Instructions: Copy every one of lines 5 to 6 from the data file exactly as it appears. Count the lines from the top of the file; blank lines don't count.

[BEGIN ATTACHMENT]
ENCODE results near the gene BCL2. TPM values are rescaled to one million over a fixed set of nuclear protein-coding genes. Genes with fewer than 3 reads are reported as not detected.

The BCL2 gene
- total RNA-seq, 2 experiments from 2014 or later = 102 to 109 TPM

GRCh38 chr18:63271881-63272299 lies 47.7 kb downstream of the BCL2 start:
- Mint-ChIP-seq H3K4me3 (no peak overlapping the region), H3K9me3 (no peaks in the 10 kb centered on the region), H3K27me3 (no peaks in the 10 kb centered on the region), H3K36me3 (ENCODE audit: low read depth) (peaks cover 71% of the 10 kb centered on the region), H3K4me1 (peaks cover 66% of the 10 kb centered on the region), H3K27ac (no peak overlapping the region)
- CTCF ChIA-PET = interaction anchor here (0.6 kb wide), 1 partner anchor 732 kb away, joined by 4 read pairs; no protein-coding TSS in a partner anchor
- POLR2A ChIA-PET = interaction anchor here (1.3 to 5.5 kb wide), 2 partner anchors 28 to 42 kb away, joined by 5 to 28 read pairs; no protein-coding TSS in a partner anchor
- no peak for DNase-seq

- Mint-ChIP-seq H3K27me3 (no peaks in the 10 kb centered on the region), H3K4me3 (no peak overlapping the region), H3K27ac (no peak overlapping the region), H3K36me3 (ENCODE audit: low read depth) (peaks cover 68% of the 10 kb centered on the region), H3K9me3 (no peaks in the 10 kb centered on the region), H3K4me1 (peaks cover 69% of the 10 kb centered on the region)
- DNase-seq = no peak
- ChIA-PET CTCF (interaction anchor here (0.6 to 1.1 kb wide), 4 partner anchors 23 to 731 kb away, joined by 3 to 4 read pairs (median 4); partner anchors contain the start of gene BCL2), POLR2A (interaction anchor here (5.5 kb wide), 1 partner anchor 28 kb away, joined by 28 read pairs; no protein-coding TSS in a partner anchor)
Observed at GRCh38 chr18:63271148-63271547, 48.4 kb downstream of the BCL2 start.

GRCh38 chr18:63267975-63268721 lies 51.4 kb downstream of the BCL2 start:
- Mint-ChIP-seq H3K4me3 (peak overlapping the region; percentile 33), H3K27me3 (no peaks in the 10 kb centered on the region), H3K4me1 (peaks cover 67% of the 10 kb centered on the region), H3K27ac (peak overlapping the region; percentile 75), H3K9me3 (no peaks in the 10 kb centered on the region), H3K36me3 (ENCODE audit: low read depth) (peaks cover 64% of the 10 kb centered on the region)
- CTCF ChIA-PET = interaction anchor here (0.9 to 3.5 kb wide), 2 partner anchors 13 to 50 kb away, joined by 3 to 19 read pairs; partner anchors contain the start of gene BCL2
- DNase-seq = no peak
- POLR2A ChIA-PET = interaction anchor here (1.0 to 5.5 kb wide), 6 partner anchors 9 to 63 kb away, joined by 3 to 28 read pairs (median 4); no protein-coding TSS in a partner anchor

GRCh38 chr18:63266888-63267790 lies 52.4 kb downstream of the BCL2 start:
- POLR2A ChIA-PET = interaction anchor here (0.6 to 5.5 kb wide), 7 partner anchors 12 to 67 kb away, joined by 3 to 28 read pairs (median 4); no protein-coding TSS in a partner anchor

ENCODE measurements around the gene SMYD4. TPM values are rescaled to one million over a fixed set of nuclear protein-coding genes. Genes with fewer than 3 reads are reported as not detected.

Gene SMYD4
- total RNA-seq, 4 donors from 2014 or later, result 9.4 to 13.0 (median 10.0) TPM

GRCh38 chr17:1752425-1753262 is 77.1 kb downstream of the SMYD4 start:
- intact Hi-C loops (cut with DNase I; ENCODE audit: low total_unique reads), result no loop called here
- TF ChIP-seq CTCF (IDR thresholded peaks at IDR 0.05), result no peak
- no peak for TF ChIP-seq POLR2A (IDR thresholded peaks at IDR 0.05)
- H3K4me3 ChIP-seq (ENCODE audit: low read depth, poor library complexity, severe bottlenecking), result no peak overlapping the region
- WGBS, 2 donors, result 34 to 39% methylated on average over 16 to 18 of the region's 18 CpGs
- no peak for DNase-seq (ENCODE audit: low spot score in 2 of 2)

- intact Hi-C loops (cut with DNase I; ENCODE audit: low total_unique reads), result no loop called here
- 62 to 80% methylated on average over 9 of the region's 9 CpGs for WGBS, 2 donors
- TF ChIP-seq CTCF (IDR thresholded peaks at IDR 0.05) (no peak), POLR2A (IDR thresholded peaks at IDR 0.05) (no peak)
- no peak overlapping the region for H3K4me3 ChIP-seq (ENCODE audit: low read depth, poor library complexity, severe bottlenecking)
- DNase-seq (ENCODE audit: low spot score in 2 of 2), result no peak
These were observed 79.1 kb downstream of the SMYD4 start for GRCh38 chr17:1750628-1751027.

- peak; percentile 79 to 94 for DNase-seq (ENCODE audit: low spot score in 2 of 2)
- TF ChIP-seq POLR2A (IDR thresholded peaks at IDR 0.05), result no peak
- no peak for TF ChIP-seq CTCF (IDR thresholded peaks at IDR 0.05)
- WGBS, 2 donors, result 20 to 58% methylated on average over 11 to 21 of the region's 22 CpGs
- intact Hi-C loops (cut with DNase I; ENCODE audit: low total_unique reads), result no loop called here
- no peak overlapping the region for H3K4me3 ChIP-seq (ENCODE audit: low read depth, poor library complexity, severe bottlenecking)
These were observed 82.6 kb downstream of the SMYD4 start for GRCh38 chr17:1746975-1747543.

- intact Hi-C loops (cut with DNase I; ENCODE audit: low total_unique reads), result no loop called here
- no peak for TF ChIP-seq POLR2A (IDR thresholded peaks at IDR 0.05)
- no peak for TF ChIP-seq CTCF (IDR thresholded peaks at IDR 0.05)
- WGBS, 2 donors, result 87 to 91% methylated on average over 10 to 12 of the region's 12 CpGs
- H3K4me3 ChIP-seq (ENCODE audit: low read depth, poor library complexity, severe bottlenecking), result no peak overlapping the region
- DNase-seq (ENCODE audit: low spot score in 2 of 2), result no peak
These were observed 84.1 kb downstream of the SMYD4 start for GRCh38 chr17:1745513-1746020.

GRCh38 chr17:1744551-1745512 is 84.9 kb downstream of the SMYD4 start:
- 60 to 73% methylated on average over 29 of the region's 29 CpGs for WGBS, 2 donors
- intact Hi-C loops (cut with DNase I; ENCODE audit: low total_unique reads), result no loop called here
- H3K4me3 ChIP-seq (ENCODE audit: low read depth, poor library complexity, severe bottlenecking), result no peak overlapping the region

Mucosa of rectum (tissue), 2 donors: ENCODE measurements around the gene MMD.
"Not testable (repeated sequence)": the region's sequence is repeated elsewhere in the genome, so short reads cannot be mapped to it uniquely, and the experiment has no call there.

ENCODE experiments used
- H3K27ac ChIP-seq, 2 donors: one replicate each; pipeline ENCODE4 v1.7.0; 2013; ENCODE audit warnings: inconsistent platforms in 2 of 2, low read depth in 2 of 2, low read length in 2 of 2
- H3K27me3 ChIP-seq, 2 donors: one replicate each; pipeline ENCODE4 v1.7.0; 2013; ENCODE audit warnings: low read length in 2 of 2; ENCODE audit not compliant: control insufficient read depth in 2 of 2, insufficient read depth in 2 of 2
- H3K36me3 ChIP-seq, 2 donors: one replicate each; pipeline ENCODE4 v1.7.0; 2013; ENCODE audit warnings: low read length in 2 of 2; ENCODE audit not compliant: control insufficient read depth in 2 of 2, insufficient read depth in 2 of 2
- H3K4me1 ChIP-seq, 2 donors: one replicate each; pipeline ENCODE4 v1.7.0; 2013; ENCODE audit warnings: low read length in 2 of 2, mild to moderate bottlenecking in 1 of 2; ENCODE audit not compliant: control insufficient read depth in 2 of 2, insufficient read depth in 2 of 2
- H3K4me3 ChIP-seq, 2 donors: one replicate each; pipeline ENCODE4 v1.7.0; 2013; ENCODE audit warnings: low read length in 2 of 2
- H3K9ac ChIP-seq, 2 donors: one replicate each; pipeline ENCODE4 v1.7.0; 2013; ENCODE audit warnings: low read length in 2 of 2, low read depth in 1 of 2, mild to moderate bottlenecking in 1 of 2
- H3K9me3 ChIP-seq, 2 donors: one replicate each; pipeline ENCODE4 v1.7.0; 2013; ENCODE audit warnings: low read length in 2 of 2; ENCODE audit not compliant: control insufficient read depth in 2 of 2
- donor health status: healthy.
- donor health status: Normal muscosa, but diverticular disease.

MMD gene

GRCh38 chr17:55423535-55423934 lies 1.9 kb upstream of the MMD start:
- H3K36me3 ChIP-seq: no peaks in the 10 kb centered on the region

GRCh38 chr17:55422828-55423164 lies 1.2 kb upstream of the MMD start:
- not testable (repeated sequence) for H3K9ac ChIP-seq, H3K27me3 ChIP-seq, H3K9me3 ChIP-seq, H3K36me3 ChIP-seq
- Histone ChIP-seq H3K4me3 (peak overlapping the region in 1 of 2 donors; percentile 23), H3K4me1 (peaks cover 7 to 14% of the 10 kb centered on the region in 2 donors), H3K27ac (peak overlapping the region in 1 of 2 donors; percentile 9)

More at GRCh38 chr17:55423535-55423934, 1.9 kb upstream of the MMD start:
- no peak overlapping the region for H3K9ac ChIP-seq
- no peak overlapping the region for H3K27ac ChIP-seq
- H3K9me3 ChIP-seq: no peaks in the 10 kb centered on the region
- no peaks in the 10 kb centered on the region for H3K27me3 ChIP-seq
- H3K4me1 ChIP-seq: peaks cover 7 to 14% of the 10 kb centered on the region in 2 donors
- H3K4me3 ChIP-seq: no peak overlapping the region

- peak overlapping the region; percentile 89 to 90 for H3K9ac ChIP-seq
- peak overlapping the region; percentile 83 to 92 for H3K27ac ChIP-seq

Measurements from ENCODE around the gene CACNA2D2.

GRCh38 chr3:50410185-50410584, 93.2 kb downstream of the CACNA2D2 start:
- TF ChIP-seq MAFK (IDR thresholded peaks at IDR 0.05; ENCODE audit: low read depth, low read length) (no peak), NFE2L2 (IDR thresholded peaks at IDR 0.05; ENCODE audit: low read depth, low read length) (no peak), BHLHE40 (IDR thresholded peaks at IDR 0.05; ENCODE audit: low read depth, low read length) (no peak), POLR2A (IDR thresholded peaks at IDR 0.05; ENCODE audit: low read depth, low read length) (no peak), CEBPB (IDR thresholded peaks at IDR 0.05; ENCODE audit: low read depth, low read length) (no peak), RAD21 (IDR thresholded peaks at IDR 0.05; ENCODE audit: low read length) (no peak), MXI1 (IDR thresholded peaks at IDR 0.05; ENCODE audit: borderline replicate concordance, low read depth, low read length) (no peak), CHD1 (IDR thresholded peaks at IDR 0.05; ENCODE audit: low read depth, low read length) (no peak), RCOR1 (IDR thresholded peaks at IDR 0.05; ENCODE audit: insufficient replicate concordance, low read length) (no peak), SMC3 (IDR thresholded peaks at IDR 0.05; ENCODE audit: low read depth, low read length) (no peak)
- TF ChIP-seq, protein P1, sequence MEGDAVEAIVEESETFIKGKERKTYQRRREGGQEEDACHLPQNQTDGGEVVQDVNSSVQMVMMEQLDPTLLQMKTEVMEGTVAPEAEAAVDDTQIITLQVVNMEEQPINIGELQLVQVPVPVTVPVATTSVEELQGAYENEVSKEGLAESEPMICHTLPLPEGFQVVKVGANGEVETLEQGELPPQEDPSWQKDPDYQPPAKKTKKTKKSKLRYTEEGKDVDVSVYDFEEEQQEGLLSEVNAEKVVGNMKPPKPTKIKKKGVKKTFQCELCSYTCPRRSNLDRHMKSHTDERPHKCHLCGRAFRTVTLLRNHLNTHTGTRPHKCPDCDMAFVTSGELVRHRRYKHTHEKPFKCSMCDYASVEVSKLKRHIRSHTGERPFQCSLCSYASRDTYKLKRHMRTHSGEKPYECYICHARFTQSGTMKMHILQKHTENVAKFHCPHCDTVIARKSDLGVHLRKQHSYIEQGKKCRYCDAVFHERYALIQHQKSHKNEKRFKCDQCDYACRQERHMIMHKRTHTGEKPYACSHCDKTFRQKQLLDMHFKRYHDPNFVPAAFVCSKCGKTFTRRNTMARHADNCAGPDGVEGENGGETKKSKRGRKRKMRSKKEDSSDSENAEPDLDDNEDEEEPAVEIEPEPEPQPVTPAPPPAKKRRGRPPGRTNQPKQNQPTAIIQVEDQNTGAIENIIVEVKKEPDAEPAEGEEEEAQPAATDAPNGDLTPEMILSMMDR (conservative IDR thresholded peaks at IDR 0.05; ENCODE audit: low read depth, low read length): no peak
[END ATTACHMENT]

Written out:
- Mint-ChIP-seq H3K4me3 (no peak overlapping the region), H3K9me3 (no peaks in the 10 kb centered on the region), H3K27me3 (no peaks in the 10 kb centered on the region), H3K36me3 (ENCODE audit: low read depth) (peaks cover 71% of the 10 kb centered on the region), H3K4me1 (peaks cover 66% of the 10 kb centered on the region), H3K27ac (no peak overlapping the region)
- CTCF ChIA-PET = interaction anchor here (0.6 kb wide), 1 partner anchor 732 kb away, joined by 4 read pairs; no protein-coding TSS in a partner anchor